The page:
This voice (which in loudness resembled thunder, and was sufficiently articulate to be understood by all present) our Lord told his hearers was not so much for his own information of the will of heaven, as it was, to convince them of his Divine mission. This voice, (said he) came not because of me, but for your sakes. It came to confirm what I have told you relating to my sufferings, death, resurrection, and the conversion of the whole Gentile world to the Christian religion.

Having said this, our Lord told his disciples that the time was at hand, when the kingdom of Satan should be destroyed, and that of the Messiah exalted. Now (said he) is the judgment of this world: now shall the prince of this world be cast out. And I, if I be lifted up from the earth, will draw all men unto me. The people, not under

theved of high told them. id not make the

standing the force of this affirmation, replied, We have heard out of the law, that Christ abideth for ever; and how sayest thou, The Son of man must be lifted up? But to this objection our Lord did not make them any absolute reply. He only told them, that they should soon be deprived of his presence and miracles, and that, therefore, they would do well to listen attentively to his precepts, firmly believe the doctrines he delivered, and wisely improve them to their eternal advantage; otherwise they would be rendered incapable of inheriting the promises of the Gospel. That while they had the opportunity of enjoying the benefit of his preacbing and miracles, which sufficiently proved the truth of his mission from the Most High, they should make the best use of it by believing on bim; as, by those means alone, they could become the children of God. Yet a little while is the light with you; walk while ye have the light, lest darkness come upon you; for, he that walketh in darkness knoweth not whither he goeth. While ye have the light, believe in the light, that ye may be the children of light. John xii. 35, &c.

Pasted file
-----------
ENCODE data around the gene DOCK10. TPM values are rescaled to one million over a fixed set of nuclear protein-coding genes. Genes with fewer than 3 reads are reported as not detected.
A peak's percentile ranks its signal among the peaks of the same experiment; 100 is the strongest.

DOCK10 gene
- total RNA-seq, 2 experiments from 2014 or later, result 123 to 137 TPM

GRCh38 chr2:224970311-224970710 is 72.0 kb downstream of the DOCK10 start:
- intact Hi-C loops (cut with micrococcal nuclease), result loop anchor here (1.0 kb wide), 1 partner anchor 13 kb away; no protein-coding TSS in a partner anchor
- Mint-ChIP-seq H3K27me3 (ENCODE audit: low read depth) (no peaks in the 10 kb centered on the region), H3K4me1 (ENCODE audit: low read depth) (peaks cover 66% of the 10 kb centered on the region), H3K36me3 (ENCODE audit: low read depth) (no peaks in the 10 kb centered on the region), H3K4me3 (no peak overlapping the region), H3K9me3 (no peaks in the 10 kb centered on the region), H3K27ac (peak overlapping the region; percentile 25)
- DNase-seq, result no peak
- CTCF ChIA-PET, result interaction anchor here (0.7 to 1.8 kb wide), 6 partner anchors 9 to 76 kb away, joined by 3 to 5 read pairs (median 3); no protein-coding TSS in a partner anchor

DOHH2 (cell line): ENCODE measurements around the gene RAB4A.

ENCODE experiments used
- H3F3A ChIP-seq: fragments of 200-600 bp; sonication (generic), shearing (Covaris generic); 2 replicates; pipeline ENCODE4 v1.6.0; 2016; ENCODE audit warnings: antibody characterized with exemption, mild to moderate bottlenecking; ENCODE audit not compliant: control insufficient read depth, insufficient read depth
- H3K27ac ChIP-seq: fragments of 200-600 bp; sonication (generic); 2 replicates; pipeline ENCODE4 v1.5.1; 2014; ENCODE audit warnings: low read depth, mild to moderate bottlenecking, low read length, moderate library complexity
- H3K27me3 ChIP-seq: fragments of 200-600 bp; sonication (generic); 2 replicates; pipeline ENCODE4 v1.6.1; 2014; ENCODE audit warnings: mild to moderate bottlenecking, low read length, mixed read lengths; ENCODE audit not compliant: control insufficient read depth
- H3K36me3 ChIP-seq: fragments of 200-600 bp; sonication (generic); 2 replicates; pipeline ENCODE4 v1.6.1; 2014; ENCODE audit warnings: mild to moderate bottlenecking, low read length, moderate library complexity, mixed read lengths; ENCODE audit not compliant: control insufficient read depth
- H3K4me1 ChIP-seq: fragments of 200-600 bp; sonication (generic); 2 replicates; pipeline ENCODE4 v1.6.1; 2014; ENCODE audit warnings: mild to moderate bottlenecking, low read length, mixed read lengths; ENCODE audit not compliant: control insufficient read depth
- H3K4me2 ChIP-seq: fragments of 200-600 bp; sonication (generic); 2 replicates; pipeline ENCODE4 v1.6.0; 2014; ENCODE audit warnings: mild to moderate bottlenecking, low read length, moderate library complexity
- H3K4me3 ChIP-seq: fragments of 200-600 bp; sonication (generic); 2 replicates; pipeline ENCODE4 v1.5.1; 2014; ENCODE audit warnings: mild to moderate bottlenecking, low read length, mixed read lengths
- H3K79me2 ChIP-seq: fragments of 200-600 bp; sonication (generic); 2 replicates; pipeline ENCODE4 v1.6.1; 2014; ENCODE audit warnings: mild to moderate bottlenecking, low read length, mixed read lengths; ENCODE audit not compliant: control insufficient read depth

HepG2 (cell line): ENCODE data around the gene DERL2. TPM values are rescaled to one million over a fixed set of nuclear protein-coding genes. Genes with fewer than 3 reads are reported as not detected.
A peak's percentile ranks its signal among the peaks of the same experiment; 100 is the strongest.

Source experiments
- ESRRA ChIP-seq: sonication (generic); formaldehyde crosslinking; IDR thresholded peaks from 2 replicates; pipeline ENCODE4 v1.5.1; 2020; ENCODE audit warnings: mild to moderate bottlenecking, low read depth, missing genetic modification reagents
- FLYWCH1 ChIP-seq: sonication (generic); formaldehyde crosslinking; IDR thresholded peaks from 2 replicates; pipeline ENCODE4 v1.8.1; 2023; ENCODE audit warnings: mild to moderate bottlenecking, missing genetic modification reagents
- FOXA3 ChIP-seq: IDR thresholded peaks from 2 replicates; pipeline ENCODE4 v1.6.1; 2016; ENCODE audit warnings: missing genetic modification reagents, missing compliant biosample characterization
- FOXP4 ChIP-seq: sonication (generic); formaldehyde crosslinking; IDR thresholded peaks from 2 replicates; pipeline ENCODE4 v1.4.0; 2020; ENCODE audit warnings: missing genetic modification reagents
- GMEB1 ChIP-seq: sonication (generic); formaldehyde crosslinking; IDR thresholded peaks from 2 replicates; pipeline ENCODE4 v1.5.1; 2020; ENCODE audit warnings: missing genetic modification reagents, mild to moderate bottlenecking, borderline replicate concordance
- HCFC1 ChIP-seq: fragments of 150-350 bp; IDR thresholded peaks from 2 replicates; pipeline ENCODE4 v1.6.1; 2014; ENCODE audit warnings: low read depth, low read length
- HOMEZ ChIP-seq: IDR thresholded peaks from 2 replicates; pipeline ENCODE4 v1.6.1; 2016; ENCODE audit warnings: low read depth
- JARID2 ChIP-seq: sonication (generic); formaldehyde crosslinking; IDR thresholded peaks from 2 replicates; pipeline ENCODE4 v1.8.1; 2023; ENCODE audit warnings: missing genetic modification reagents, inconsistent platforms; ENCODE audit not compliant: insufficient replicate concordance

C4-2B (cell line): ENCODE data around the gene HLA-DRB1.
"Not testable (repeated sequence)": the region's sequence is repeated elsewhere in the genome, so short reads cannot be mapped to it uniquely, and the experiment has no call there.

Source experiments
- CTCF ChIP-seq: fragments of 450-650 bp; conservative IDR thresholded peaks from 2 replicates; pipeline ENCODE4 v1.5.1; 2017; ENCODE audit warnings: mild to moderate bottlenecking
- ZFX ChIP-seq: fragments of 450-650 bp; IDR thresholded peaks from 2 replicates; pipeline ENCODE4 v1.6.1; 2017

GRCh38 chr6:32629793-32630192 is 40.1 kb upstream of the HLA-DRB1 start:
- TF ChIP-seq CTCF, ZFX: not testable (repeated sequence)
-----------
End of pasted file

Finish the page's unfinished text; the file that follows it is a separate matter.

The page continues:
After having said this, our Lord departed from the temple, in order to refresh himself from the fatigues he had undergone in so long preaching to the people. He clearly perceived that neither Divine discourses, nor mi. raculous cures, would gain the faith, or general approbation of any, except the populace; for, though some of their rulers might believe in him, yet such was their timidity that they durst not declare it openly, in the first place, for fear of being excommunicated, and, in the second place, because they loved the praise of men, more than the praise of God.

Towards the evening our Blessed Lord went again into the temple, and exhorted the people to believe in him, as a messenger sent from God to offer salvation to mankind. He that believeth on me believeth on him that sent me. He that acknowledges the divinity of my mission, ac

knowledges the power and grace of God, on whose • special errand I am thus sent. He that sees the miracles

I perform, seeth the operations of that Omnipotent power by which I act. I am the Sun of righteousness, whose beams dispel the darkness of ignorance in which the sons

VOL. iii. 3 P